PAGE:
So it’s the Blessed Hope of the Second Coming of Christ that’s supposed to motivate us to do good works; it says we’re to liue soberly, righteously and godly looking for that blessed hope of the glorious appearing, or reappearing of Christ… So we get motivated to do good works when we’re looking forward to the return of Christ; we get motivated to do good works when we focus on the return of Christ.

Remember, we saw this same concept at the beginning of the book of Titus, in chapter 1, verses 1 and 2, where Paul said: “… the acknowledging of the trueth which is after godlinesse, in hope of eternall life, which God that cannot lie, promised before the world began.” So there, too, Paul called living godly, or doing good works, the, quote: “hope of eternal life”; so it’s that hope of eternal life, the hope of Jesus fulfilling his promise of redeeming our bodies, that motivates us to live godly now, and to do good works, for Jesus, now.

See, what we hope in, for the future, ends up shaping the way that we live now, in the present; what we’re hoping in, for the future, determines our actions now. If we’re always thinking about and hoping for rewards in this life only, then that’s going to influence our actions; and everything that we do will be about getting rewards for this life… But, if we take our hope out of this life, and, instead, focus on our future life with Jesus, and put our hope in that time, and on earning eternal rewards for heaven; then our actions will become more and more about preparing for the future- for that day when we meet Jesus face to face… I mean, think about it: which is more valuable? temporary rewards, or eternal rewards? Eternal rewards are way more valuable, right?

Jesus said, “Lay not vp for your selues treasures vpon earth, where moth and rust doth corrupt, and where theeues breake thorow, and steale. But lay vp for your selues treasures in heauen, where neither moth nor rust doth corrupt, & where theeues doe not breake thorow, nor steale. For where your treasure is, there will your heart be also” (Mt 6:19-21).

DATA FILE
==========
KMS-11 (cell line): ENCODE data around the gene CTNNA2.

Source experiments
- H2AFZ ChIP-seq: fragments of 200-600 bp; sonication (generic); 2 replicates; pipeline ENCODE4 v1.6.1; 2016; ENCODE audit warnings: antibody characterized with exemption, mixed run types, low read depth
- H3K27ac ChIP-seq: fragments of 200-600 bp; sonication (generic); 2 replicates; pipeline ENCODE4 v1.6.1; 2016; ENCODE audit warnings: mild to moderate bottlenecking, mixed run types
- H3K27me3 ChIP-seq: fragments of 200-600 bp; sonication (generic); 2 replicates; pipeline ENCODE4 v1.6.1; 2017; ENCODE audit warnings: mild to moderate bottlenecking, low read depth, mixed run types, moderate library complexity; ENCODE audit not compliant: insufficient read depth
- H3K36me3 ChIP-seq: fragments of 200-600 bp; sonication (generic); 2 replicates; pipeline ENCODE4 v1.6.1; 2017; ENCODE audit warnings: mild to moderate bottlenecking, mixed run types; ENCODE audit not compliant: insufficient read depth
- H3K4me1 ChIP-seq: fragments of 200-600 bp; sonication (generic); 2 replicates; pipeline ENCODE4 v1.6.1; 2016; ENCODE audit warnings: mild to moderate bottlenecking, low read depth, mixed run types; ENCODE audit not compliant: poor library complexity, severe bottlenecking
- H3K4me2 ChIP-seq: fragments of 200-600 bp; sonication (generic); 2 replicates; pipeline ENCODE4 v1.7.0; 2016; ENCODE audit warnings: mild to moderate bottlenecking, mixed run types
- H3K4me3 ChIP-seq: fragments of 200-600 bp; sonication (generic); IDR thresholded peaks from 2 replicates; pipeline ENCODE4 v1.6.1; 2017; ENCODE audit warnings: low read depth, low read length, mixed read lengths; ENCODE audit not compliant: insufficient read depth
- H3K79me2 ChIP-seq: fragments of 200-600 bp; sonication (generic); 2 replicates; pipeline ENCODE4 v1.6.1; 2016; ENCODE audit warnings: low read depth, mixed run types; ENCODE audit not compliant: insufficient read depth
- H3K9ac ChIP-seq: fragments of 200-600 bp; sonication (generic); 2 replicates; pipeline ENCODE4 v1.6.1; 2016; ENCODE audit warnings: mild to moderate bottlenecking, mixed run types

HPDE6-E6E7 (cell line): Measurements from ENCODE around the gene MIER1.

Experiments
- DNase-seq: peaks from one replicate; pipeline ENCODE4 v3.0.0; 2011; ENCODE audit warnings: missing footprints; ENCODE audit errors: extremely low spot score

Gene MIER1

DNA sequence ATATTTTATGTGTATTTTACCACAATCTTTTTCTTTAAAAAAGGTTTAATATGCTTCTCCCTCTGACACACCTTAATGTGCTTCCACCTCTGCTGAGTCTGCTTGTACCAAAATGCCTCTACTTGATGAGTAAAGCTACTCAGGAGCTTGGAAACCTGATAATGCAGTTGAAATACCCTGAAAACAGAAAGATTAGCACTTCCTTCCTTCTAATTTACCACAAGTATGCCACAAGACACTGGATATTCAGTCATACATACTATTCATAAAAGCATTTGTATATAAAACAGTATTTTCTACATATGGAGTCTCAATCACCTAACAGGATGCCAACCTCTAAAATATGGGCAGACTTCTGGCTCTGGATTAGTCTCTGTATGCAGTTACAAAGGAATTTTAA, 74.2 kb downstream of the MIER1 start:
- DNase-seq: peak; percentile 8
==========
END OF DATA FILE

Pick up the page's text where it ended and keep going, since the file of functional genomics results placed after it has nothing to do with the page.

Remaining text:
Jesus was teaching the hope principle there; he was saying that if our hope is in this life, then our heart will be in this life, and we’ll work for temporal treasures. But, if our hope is in the next life, in heaven, then our heart will also be in heaven, and we’ll work to store up treasures for that future in heaven.

And so, Christian, if you’re having trouble doing the good works that you know you’re supposed to do, start focusing more on Jesus’ return. Put your hope on that day, the day when he promises to reward you for all the good works that you do for him now.

Alright, next, look at Titus, chapter 3, starting at verse 1…

“1 Put them in minde to bee subiect to Principalities & Powers, to obey magistrates, to be ready to euery good worke,
2 To speake euill of no man, to bee no brawlers, but gentle, shewing all meekenesse vnto all men.”

So these verses are continuing the thought at the end of chapter 2, about how we should be doing good works; and here we see that good works are defined as speaking evil of no man, and as being gentle and meek towards all men. So, in other words, doing good works can be defined as loving your neighbor; doing good works is simply being good to others, being kind to them; good works can be defined as loving your neighbor with your actions.

And the opposite of doing good works is hating people with your actions. Titus 3:2’s example of bad works is speaking evil of people, and/or brawling with them.

And Paul gives more examples of bad works in verse 3, where he says: “For we our selues also were sometimes foolish, disobedient, deceiued, seruing diuers lusts and pleasures, liuing in malice and enuy, hatefull, and hating one another.” So doing bad works is living in malice and envy, and being hateful and hating one another… If good works can be summed up as loving people, then bad works can be summed up as hating people… And we all used to be that way, you and I used to be that way, before we got saved; we used to hate one another; but now, as Christians, we’ve got to stop that; as Christians, we’ve got to love one another; and we’ve got to be kind and gentle to all people. That’s how Jesus taught us to live.